To heat a commercial or residential building, there are generally two options available: boilers and furnaces. 

Commercial furnaces and residential furnaces both rely on the same basic concept to produce heat—forced air that is heated with combusted natural gas or an electric heating element. The main difference between a commercial and residential furnace isn’t always obvious. It could be said that furnaces with a BTU rating above a certain threshold could be considered commercial, but those same furnaces could also be used in very large residential buildings, too. 

Drawing the distinction between commercial and residential boilers, however, is a little more complicated. Boilers operate very differently from furnaces, as there is no forced air. Instead, water contained within the boiler is heated with natural gas and the heated water circulates throughout the building. 

Oil-fired steam is sometimes also used as the heating component of a boiler-based heating system. 

Boilers are connected to radiative heating appliances—or radiators—that typically run along the baseboards of rooms throughout the building. The locations of these radiators are strategic in that they take advantage of the fact that hot air rises. It wouldn’t make sense to install radiators where ductless air conditions, just as an example, are installed (near the ceiling or above doorways). 

Front Range HVAC is experienced in the installation, removal, and maintenance of boilers of all shapes, sizes, and vintages. We can diagnose, repair, and replace virtually any boiler in Colorado, and because of our longstanding relationship with Carrier, we’re able to provide some of the most reliable and efficient boilers on the market today. 

Residential Boilers

Simply put, a residential boiler is engineered to be able to produce enough heat for an average-sized residential building. Many HVAC certification organizations like the Air-Conditioning, Heating, and Refrigeration Institute (AHRI) consider residential boilers to be at or below an input of 300 MBH.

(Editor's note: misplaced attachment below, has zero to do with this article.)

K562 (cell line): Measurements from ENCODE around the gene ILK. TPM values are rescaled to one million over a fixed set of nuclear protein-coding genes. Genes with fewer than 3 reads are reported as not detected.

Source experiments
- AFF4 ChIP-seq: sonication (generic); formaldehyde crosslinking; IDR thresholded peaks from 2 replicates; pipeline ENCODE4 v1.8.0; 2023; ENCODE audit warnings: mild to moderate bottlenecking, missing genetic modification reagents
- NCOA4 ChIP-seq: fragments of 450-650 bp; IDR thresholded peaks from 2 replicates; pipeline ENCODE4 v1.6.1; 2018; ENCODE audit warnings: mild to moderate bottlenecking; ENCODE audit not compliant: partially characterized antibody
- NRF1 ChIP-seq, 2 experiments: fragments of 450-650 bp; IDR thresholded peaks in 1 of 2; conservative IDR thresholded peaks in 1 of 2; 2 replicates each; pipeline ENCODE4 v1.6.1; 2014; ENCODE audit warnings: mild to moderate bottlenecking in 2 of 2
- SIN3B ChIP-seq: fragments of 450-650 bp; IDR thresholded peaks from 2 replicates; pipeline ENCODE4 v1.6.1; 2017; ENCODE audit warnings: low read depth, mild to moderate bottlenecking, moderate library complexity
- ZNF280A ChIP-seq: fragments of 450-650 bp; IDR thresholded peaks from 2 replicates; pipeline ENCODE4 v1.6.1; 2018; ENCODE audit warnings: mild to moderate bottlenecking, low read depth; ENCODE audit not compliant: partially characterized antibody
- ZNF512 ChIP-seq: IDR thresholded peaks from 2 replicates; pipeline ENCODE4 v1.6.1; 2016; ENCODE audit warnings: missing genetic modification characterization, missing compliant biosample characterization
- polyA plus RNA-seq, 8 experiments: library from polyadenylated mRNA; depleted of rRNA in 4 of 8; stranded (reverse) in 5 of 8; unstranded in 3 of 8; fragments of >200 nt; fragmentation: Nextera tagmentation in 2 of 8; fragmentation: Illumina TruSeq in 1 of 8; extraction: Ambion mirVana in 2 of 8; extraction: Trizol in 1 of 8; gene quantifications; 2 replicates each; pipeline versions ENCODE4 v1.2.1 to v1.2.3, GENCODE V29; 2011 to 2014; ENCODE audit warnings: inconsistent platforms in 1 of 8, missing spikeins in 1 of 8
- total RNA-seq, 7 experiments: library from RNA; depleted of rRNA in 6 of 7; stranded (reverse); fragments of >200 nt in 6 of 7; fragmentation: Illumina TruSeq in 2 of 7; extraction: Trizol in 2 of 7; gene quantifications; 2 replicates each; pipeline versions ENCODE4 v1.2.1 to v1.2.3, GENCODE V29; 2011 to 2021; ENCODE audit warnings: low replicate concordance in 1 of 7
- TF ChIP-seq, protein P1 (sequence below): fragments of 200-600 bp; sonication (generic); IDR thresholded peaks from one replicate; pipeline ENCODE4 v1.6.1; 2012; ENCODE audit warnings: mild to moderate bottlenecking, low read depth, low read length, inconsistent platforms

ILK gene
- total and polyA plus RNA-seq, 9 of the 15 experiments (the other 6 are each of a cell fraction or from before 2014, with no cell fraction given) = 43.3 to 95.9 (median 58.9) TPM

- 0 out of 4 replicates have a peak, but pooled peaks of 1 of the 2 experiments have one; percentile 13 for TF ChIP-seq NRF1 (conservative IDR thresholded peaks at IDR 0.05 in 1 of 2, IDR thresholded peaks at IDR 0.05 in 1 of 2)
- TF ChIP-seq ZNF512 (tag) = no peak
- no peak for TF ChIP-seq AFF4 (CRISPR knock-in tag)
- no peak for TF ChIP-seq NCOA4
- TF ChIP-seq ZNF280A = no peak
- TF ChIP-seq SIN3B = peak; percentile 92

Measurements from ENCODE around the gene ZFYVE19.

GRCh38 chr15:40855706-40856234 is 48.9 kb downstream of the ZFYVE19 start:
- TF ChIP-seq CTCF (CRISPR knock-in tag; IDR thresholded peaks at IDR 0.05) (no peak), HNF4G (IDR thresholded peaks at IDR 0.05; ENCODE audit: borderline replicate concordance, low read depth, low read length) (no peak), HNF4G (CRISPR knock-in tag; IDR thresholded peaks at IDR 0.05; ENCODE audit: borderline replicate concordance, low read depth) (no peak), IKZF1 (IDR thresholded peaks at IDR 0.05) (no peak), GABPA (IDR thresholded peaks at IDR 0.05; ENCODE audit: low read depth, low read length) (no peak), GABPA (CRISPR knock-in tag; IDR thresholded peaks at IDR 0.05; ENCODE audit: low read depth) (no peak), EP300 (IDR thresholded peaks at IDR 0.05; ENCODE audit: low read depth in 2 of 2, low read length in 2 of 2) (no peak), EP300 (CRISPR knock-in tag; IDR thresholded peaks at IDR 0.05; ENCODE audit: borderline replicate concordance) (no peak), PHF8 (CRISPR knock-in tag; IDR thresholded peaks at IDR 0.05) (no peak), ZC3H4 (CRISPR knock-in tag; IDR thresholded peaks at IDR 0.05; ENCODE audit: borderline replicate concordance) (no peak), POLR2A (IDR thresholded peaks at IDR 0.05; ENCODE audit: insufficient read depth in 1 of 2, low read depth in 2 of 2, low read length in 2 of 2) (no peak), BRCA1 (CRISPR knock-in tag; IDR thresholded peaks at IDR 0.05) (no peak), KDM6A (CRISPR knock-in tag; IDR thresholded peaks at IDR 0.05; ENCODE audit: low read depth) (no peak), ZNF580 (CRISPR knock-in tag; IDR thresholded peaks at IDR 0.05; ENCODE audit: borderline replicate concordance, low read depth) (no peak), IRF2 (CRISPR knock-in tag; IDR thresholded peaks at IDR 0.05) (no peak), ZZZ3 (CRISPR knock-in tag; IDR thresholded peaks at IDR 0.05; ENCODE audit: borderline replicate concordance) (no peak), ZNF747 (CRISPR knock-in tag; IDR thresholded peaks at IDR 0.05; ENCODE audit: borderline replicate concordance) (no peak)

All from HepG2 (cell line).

What exactly does that mean? 

While British Thermal Units, or BTUs, are used to describe the amount of heat a boiler or furnace can produce in an instant, MBH is the term used to describe how many thousand BTUs are produced in an hour. 

Still confused? Think of it like this…

residential boilersIf you took a snapshot of a boilers output at a moment in time, you’d be able to describe that output in terms of BTUs. One BTU is the amount of heat it would take to increase the temperature of a pound of water exactly one degree fahrenheit. A common equivalence to one BTU is the amount of heat that is released when a four-inch wooden kitchen match is consumed completely.

If you were to sit down next to a boiler and monitor how many BTUs it produced over a period of one hour, you would arrive at an MBH rating. 

Because most residential buildings like single family homes or duplexes have smaller square footages, boilers with lower MBH ratings are suitable to heat them. 

Take, for example, the Carrier Performance 90 gas-fired boiler. This boiler has a rating of 45,000-90,000 BTU/hour, or 45-90 MBH, qualifying it as a residential boiler. 

Commercial Boilers

Commercial boilers are manufactured to be able to support the heating needs of much larger buildings like warehouses, office complexes, and retail establishments. Whereas a residential boiler might be rated between 30 and 300 MBH, a commercial boiler can be rated all the way up to 2500 MBH or even more. 

Having more heating power necessarily means having a larger footprint and much higher manufacturing costs. Therefore, commercial boilers are almost always larger and more expensive than residential boilers. 

Residential and Commercial Boiler Efficiency

For both commercial and residential boilers, efficiency matters a lot. Higher-efficiency boilers are going to make better use of the fuel they need to heat water. The less fuel they can use to produce the same amount of heat, the better. 

The industry standard for boiler efficiency rating is AFUE, or Annual Fuel Utilization Efficiency. This rating is typically in percentage, and it tells you how much of the input MBH actually makes it out to the numerous radiative appliances connected to the boiler. 

A highly efficient boiler-based heating system will be in the 85-90% or higher AFUE range. The better the AFUE rating, the less gas the boiler is going to need to heat the building in a given year. 

Front Range HVAC can help you to determine whether or not the boiler that is best for you is residential or commercial in capacity, and we can provide you with a broad variety of options to choose from. If you have boiler questions, we have answers! Contact us today.